as the fail-over behavior, MAY be negotiated between the two
endpoints independently of callout channels.
The parties to a callout protocol MAY use callout channels to The parties to a callout protocol MAY use callout channels to
negotiate all or some of their capabilities and parameters. They MAY negotiate all or some of their capabilities and parameters.
also use a separate control connection for this purpose. If there is Alternatively, a separate control connection MAY be used for this
a need for callout channel parameters, then they MUST be negotiated purpose.
on a per-callout channel basis and before any callout transactions
are performed over the corresponding channel. Other parameters and
capabilities, such as the fail-over behavior, MAY be negotiated
between the two endpoints independently of callout channels.
3.11 Meta Data and Instructions 3.11 Meta Data and Instructions
The OPES callout protocol MUST provide a mechanism for the endpoints The OPES callout protocol MUST provide a mechanism for the endpoints
of a particular callout transaction to include in callout requests of a particular callout transaction to include in callout requests
and responses meta data and instructions for the OPES processor or and responses meta data and instructions for the OPES processor or
callout server. callout server.
Specifically, the callout protocol MUST enable an OPES processor to Specifically, the callout protocol MUST enable an OPES processor to
include information about the forwarded application message in a include information about the forwarded application message in a
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4. Performance Requirements 4. Performance Requirements
4.1 Protocol Efficiency 4.1 Protocol Efficiency
The OPES callout protocol SHOULD be efficient in that it minimizes The OPES callout protocol SHOULD be efficient in that it minimizes
the additionally introduced latency, for example by minimizing the the additionally introduced latency, for example by minimizing the
protocol overhead. protocol overhead.
As OPES callout transactions introduce additional latency to As OPES callout transactions introduce additional latency to
application protocol transactions on the data path, calllout protocol application protocol transactions on the data path, callout protocol
efficiency is crucial. efficiency is crucial.
5. Security Requirements 5. Security Requirements
In the absence of any security mechanisms, sensitive information In the absence of any security mechanisms, sensitive information
might be communicated between the OPES processor and the callout might be communicated between the OPES processor and the callout
server in violation of either endpoint's security and privacy policy server in violation of either endpoint's security and privacy policy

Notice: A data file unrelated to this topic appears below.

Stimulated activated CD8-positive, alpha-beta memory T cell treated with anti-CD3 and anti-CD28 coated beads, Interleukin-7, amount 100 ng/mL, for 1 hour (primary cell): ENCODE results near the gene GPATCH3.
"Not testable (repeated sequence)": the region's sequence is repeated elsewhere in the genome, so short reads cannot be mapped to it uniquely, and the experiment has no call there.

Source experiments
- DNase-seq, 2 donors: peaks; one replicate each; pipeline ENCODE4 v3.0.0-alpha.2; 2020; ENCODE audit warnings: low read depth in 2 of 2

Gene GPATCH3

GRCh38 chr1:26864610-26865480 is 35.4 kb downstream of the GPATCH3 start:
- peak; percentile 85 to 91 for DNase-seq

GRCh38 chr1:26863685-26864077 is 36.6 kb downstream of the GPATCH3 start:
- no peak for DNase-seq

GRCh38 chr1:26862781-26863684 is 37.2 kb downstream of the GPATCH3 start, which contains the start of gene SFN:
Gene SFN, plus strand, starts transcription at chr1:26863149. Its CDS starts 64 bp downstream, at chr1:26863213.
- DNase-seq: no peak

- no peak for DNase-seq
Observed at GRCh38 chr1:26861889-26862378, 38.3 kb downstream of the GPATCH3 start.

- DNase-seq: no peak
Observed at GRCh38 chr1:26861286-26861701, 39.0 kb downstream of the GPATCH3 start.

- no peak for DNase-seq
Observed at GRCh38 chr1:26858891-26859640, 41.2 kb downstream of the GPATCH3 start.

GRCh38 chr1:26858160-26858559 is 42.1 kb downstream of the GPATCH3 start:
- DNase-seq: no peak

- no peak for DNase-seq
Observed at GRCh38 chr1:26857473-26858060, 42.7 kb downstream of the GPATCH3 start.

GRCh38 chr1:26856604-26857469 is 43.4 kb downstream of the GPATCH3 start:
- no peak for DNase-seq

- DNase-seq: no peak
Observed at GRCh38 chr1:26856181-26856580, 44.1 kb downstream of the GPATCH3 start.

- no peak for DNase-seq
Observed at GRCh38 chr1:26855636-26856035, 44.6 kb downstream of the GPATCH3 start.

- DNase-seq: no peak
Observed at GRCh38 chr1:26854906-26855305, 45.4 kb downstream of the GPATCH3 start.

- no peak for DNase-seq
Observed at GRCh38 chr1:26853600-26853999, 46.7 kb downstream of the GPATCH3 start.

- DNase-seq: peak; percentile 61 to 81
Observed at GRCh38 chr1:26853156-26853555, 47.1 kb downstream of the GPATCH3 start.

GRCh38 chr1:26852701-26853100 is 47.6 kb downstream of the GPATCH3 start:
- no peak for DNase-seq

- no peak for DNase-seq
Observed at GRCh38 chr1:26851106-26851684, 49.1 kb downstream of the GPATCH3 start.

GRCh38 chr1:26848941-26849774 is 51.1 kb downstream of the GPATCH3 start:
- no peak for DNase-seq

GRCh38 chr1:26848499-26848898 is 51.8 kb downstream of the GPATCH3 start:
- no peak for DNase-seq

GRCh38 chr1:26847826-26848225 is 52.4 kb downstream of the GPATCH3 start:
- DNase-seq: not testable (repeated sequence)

through misconfiguration or a deliberate insider attack. By using through misconfiguration or a deliberate insider attack. By using
strong authentication, message encryption, and integrity checks, this strong authentication, message encryption, and integrity checks, this
threat can be minimized to a smaller set of insiders and/or operator threat can be minimized to a smaller set of insiders and/or operator
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they MUST be able to authenticate the callout protocol endpoints they MUST be able to authenticate the callout protocol endpoints
using cryptographic methods. using cryptographic methods.
5.1 Authentication, Confidentiality, and Integrity 5.1 Authentication, Confidentiality, and Integrity
The parties to the callout protocol MUST have a sound basis for The parties to the callout protocol MUST have a sound basis for
binding authenticated identities to the protocol endpoints, and they binding authenticated identities to the protocol endpoints, and they
MUST verify that these identities are consistent with their security MUST verify that these identities are consistent with their security
policies. policies.
The OPES callout protocol MUST provide message authentication, The OPES callout protocol MUST provide for message authentication,
confidentiality, and integrity between the OPES processor and the confidentiality, and integrity between the OPES processor and the
callout server. It MUST provide mutual authentication. The callout callout server. It MUST provide mutual authentication. For this
protocol SHOULD use existing security mechanisms for this purpose. purpose, the callout protocol SHOULD use existing security
The callout protocol specification is not required to specify the mechanisms. The callout protocol specification is not required to